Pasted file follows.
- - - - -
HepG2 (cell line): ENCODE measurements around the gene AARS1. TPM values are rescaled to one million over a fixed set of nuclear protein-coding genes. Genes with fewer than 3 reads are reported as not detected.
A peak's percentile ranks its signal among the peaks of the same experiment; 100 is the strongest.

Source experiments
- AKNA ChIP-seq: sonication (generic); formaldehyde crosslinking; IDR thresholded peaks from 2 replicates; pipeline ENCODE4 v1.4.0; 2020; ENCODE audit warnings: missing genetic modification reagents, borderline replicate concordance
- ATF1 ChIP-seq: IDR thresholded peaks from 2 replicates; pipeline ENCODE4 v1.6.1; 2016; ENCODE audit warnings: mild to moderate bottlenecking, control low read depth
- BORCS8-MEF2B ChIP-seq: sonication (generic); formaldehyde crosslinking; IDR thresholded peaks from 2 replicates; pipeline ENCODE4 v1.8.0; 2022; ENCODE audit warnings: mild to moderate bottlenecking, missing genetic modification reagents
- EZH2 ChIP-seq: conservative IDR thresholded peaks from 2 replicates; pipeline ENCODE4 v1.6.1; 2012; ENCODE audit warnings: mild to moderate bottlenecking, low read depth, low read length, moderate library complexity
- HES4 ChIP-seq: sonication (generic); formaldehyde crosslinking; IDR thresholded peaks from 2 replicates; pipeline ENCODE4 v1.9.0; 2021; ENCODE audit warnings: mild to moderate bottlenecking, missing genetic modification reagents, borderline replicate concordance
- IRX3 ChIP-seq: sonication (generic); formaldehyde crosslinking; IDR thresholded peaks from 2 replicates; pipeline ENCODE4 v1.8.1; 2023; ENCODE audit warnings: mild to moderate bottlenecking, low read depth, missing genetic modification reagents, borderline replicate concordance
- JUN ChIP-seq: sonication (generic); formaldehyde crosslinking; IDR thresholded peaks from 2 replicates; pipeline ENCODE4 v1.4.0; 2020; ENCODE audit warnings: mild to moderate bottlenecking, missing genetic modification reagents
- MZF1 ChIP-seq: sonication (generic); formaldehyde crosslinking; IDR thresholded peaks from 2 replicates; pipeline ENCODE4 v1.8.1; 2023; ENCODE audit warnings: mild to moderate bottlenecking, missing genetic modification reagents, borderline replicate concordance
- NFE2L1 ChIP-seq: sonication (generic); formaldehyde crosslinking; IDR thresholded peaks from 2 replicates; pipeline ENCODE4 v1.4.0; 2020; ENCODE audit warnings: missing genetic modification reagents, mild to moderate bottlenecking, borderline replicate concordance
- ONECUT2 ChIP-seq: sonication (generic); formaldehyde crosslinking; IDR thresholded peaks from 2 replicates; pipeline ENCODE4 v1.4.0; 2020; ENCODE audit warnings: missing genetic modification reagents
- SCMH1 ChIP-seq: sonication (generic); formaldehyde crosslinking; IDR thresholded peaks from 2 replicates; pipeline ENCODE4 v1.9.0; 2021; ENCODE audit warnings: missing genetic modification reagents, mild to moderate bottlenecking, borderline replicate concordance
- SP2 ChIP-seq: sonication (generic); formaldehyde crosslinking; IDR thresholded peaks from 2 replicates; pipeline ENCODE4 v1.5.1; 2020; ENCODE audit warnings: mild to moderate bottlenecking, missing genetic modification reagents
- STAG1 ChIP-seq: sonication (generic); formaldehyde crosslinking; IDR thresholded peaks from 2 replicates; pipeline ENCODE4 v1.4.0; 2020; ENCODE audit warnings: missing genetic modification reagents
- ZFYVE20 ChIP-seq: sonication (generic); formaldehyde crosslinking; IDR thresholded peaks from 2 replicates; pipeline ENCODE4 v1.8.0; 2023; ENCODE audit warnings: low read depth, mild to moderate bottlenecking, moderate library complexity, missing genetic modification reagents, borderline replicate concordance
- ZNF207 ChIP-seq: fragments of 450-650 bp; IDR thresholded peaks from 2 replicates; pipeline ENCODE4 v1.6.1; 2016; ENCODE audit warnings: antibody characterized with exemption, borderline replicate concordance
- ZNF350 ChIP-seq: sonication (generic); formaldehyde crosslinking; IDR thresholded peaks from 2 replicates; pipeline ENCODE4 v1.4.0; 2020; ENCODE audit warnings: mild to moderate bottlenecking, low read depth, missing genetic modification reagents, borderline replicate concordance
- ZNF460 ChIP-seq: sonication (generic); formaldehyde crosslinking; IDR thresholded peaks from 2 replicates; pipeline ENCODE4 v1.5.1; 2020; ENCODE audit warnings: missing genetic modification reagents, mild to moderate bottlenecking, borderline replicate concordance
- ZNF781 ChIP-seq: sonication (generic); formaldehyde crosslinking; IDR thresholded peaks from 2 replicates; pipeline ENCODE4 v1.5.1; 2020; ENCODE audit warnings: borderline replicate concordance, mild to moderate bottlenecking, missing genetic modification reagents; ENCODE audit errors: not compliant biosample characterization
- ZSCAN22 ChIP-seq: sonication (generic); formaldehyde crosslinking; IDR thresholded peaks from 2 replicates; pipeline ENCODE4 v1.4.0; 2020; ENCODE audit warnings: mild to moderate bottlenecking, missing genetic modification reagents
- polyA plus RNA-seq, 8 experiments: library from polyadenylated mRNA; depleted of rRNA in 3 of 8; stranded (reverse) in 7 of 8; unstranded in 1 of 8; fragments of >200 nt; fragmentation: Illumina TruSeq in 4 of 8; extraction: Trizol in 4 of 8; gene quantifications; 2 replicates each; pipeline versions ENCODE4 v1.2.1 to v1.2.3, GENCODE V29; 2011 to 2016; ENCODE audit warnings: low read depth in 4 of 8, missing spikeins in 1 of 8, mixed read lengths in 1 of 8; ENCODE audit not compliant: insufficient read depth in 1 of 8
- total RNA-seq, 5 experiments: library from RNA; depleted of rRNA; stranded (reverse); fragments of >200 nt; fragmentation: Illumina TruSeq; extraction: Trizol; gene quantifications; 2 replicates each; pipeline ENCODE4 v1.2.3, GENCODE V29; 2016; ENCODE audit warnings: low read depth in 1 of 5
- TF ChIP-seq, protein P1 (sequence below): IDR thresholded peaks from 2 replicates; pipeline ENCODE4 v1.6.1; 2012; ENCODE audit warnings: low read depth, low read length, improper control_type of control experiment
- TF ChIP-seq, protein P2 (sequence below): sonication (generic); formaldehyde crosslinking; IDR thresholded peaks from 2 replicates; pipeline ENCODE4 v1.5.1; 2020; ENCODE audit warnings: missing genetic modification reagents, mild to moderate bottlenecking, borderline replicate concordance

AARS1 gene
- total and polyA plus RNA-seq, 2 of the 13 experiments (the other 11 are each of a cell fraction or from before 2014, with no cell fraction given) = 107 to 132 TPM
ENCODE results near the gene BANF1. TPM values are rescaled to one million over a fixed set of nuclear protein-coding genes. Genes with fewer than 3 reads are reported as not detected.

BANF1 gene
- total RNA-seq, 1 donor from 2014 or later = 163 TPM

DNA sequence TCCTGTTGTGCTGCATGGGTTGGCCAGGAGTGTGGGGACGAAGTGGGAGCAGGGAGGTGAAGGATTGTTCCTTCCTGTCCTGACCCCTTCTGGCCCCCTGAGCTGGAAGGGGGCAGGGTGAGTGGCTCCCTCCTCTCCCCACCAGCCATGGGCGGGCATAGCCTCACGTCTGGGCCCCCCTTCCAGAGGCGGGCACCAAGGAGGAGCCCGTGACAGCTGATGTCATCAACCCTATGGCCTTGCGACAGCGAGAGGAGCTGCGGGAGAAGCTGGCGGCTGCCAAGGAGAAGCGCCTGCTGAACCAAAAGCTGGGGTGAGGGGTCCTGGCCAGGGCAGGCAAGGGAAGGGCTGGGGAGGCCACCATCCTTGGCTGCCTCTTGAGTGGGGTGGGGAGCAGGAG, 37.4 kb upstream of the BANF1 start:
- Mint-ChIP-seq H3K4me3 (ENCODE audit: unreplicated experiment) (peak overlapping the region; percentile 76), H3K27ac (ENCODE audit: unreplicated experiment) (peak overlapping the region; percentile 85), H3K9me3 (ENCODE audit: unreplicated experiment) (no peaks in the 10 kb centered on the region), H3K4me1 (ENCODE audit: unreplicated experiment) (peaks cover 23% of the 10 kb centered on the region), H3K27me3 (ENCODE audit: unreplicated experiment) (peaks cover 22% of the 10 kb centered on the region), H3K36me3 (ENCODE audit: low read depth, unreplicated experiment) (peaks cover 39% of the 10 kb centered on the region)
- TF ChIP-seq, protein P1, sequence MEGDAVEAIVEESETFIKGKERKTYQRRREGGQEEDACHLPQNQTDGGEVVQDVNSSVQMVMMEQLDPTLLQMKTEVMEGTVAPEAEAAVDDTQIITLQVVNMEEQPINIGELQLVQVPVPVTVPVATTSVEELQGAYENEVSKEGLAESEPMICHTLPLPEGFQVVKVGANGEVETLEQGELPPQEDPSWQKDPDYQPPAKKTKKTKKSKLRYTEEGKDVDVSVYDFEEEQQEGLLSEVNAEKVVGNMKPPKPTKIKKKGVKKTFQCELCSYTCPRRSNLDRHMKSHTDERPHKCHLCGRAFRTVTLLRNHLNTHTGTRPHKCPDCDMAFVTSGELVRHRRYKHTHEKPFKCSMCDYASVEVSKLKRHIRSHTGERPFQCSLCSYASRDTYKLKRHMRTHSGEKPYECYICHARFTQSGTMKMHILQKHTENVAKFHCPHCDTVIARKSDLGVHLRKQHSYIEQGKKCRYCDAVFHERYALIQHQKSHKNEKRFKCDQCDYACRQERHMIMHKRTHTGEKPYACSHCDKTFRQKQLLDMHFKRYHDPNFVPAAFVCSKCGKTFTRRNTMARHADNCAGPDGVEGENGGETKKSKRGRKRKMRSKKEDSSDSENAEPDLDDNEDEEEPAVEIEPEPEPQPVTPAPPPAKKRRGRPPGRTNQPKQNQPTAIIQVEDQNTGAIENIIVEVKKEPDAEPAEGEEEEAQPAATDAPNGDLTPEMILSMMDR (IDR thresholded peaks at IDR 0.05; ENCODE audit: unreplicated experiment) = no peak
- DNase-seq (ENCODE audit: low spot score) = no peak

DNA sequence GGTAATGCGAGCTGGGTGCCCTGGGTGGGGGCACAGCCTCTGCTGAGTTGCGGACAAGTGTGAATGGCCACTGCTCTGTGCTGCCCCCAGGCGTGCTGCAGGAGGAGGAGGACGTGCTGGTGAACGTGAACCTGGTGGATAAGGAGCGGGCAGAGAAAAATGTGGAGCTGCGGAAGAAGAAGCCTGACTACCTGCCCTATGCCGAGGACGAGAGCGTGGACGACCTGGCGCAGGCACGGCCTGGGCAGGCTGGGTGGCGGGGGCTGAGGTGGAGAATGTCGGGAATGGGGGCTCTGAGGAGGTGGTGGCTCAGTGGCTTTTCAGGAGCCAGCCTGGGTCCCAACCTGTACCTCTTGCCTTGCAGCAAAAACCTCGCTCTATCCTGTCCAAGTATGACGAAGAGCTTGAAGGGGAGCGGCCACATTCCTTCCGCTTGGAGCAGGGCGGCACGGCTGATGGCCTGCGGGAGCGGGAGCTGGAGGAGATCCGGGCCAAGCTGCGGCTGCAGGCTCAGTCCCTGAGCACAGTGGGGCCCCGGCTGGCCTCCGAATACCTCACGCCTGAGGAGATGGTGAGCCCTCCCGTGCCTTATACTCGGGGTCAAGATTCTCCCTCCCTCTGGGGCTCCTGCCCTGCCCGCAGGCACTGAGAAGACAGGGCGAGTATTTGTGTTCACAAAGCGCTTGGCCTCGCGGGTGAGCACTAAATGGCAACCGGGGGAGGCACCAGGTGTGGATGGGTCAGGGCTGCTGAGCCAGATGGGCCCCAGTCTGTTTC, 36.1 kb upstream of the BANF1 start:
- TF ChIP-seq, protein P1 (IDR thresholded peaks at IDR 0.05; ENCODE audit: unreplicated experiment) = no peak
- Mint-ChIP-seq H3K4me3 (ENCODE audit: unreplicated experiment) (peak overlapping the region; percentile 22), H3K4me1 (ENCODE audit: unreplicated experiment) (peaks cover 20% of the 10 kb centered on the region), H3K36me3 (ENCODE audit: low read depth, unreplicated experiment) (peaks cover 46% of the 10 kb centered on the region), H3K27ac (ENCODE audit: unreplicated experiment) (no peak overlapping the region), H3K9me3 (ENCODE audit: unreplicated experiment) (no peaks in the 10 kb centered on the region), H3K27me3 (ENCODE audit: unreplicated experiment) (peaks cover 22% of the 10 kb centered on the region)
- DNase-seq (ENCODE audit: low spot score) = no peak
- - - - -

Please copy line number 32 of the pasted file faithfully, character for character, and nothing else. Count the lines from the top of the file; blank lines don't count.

DNA sequence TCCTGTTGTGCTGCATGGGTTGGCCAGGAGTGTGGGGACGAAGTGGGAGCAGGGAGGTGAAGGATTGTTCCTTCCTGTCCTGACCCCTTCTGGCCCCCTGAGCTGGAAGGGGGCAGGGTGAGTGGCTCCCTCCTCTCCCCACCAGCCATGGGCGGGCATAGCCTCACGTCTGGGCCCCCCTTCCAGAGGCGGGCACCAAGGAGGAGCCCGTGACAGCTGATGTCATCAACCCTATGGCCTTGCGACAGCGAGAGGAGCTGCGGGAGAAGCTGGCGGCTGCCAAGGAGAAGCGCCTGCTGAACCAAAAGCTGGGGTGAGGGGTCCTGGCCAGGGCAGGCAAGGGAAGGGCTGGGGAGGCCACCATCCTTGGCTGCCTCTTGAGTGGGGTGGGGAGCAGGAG, 37.4 kb upstream of the BANF1 start: